Chromatic number of the plane roundup

I’ve had fun writing about the Hadwiger-Nelson problem to determine the chromatic number of the plane, but I think this will be my last post on the topic for now!

More 7-colorings

Of course, the original point of the hexagonal 7-coloring in my last two posts is that it establishes an upper bound of CNP \leq 7 (although it turns out it’s also just a really cool pattern). Again, there is a balancing act here: we have to give each hexagon a diameter of < 1, so no two points in the same hexagon will be 1 unit apart; but we also have to make the hexagons big enough that same-colored hexagons are more than 1 unit from each other. This is indeed possible, since same-colored hexagons always have two “layers” of other hexagons in between them. Denis Moskowitz made a really nice graphic illustrating this:

In a comment on my previous post, Will Orrick pointed out that if you tile 3-dimensional space with cubes and color them with seven colors so that each cube is touching six others with all different colors, then take a diagonal slice through that space, you get this!

This is the same as the 7-colored hexagonal tiling I showed before, but with extra triangles in between the hexagons (and the colors of the triangles follow a pattern similar to the hexagons). I could stare at this all day! Here’s a version with numbers if you find it helpful. (If you support me on Patreon you can get automatic access to bigger versions of all the images I post—though to be honest if there’s a particular image you want a bigger version of, you can just ask nicely!)

What is CNP?

So, we know CNP is either 5, 6, or 7. So which is it? No one is really sure. With some unsolved problems, there is widespread agreement in the mathematical community on what the right answer “should be”, it’s just that no one has managed to prove it. That isn’t the case here at all. If you ask different mathematicians you will probably get different opinions on which number is correct. Some mathematicians even think the “right” answer might depend on which axioms we choose as a foundation of mathematics!—in particular that the answer might change depending on whether you allow the axiom of choice (a topic for another post, perhaps).

About Brent

Associate Professor of Computer Science at Hendrix College. Functional programmer, mathematician, teacher, pianist, follower of Jesus.
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7 Responses to Chromatic number of the plane roundup

  1. Denis says:

    Oh, I’m glad you liked the graphic enough to use it as-is. It occurred to me afterwards that using your coloring for the hexes and changing the hue of the highlighted hexes to red or green would be clearer than using the rainbow coloring and changing the saturation, but oh well.

    It’s difficult to imagine what a valid chromatic coloring of the plane might look like if CNP is 5 or 6, since it couldn’t be symmetrical in the same way as this pattern. Maybe something semiperiodic based on Penrose Tiles? Perhaps someday someone will discover it and it will take over the world like the Mandelbrot Set did. 🙂 (Admittedly it might be unvisualizeable like the Banach-Tarski division.)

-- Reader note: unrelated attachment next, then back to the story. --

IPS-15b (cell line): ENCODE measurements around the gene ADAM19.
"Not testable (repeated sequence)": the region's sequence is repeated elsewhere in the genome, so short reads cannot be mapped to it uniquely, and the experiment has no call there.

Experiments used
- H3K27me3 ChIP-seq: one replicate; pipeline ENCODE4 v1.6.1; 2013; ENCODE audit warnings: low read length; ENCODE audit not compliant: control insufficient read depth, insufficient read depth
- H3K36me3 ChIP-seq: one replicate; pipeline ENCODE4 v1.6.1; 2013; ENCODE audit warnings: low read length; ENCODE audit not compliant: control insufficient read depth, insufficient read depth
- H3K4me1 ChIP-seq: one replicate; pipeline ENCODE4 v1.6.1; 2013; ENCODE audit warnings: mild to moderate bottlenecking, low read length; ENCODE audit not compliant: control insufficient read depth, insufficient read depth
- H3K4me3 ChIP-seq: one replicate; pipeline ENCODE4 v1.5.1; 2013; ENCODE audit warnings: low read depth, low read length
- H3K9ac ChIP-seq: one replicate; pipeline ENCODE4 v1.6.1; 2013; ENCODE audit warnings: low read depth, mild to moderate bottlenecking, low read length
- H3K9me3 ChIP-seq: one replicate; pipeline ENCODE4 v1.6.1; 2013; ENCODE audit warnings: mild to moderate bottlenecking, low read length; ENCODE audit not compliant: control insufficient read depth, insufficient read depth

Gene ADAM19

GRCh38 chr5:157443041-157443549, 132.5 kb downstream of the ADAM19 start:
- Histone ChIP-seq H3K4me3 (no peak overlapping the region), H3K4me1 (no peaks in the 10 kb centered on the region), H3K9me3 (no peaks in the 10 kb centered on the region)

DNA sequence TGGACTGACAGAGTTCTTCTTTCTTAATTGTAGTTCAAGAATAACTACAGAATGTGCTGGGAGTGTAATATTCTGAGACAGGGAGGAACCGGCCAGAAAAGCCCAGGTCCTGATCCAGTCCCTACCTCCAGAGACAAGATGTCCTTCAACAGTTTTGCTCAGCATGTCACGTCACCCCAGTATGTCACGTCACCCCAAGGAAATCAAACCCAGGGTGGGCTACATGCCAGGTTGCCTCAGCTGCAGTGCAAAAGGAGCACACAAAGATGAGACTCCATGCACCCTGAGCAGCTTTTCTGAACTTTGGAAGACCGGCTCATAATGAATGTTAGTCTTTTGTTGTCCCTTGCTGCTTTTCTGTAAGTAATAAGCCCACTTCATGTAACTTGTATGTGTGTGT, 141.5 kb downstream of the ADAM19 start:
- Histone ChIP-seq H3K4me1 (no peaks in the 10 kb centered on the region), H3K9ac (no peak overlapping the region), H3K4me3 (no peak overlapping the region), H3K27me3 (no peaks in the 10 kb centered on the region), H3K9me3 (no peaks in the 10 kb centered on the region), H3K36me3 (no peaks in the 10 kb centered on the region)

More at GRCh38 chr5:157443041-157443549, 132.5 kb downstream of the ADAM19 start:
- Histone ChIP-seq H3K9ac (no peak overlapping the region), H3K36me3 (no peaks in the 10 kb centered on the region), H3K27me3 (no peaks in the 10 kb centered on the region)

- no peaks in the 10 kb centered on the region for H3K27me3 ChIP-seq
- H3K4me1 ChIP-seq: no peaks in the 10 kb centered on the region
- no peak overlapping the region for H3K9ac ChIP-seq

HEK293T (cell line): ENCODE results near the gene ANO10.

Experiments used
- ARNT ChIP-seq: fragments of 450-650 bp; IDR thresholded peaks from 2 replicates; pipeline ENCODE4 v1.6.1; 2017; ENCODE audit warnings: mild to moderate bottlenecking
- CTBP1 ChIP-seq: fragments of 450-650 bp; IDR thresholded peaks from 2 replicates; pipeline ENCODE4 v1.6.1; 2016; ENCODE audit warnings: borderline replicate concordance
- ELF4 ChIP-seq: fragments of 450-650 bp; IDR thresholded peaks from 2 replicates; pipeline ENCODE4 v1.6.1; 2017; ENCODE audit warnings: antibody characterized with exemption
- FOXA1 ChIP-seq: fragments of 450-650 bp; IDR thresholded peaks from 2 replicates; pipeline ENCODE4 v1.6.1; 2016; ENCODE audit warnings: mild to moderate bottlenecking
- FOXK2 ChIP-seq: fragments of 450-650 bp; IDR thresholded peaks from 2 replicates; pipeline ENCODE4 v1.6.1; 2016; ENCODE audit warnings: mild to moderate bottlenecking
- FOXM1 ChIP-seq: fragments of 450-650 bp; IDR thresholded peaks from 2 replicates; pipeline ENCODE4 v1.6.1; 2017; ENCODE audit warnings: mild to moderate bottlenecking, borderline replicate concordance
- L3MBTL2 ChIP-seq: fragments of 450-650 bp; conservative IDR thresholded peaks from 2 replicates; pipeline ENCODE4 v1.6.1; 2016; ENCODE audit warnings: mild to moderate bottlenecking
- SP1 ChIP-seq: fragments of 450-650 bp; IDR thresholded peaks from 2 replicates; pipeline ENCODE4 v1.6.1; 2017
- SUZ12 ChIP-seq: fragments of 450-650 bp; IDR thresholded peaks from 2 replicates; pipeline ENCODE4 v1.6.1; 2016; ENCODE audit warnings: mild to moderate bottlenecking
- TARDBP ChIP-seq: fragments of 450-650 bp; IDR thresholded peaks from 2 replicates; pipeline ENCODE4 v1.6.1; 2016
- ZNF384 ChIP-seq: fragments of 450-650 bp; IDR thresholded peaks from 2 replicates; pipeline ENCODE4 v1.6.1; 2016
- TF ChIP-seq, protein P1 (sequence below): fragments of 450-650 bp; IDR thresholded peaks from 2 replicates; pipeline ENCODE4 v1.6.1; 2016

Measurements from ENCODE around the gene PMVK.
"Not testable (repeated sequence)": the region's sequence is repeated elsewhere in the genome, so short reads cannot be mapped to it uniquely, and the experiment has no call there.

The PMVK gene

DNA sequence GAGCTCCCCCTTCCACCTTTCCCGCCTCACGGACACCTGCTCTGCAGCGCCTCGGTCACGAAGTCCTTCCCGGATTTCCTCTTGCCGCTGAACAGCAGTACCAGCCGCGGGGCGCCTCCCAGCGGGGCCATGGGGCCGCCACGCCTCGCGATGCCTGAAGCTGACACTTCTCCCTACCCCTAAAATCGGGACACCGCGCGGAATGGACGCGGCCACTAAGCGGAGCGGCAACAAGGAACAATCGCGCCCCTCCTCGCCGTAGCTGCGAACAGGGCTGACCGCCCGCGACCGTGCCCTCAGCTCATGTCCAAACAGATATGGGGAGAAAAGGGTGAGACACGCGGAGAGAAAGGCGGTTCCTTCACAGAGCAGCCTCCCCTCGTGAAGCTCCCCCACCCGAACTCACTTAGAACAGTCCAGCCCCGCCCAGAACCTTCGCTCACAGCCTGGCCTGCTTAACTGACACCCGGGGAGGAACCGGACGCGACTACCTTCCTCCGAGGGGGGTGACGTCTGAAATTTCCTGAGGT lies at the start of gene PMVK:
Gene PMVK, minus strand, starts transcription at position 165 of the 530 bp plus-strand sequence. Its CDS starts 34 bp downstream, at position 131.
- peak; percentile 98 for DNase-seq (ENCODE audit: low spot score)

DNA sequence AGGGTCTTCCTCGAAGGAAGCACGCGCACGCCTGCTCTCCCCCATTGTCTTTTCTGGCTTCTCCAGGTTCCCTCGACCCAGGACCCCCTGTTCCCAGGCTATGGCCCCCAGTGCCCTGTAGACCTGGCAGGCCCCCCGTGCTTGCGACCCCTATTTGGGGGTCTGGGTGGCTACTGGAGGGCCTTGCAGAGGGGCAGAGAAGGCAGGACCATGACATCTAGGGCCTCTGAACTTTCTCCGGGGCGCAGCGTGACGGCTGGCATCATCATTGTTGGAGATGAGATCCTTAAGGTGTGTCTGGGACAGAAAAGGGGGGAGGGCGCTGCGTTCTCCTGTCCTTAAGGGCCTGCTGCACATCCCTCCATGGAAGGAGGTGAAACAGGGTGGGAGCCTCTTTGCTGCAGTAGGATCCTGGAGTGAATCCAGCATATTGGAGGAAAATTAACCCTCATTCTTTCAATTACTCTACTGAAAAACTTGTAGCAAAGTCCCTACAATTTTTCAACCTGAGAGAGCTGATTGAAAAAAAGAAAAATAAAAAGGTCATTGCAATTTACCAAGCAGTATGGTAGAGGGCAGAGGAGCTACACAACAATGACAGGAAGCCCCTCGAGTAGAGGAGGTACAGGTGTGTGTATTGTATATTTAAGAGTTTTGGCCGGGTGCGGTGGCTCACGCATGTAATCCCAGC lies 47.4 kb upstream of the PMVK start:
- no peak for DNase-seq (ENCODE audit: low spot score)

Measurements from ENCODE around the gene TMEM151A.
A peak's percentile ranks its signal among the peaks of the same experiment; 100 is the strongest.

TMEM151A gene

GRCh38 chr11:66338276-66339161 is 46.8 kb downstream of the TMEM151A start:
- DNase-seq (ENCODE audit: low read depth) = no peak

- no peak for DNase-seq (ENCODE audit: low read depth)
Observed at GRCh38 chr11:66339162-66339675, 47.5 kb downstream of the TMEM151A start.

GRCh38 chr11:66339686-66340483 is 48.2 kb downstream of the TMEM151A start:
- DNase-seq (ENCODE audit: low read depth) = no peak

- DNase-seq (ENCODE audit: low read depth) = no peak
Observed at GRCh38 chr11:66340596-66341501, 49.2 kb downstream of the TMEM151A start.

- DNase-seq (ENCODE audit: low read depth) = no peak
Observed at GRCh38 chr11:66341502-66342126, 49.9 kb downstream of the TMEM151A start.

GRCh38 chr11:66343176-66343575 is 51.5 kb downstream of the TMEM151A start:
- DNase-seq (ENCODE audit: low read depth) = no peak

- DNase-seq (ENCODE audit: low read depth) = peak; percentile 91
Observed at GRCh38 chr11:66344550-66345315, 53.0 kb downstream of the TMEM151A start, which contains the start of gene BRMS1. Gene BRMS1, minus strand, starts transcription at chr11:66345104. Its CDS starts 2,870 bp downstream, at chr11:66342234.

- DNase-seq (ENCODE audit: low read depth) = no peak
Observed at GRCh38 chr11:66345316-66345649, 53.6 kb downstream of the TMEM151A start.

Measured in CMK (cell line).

• Brent says:

      Yeah, a semiperiodic 6-coloring of the plane would be super cool, although there has been so much work on semiperiodic tilings that I guess I find it implausible that no one has found one if it exists. Personally I am going to go out on a limb and conjecture that CNP = 7, unless you allow the axiom of choice, in which case CNP = 6, as witnessed by some infinitely detailed Banach-Tarski monstrosity that you cannot hope to visualize.

  2. Denis says:

    The WP article about this has an oversight that I’m sure I can’t be the first to notice, but you would know better than I.

    Discussing higher dimensions, it says: “For n>1, a lower bound of n+2 is available using a generalization of the Moser spindle: a pair of the objects (each 2 simplexes glued together on a facet) which are joined on 1 side by a point and the other side by a line.”

    The line at the other end of the spindle can instead be a simplex of n-1, which gives a lower bound of 2n.

    • Brent says:

      I don’t think I understand. How would you connect two points with an n-1 simplex?

      • Denis says:

        The full rephrase would be “For n>1, a lower bound of 2n is available using a generalization of the Moser spindle: n of the objects (each 2 simplexes glued together on a facet) which are joined on 1 side by a point and the other side by an n-1 simplex.”

        • Denis says:

          Oh, never mind – there’s nothing forcing you to use the same set of N colors for the glued facet, so the argument doesn’t work.

          • Brent says:

            Oh, I see now. I almost believed you. =) But I agree, this ends up only being a more complicated proof that n+2 is a lower bound. Your construction is not n+1 colorable but it is always n+2 colorable.

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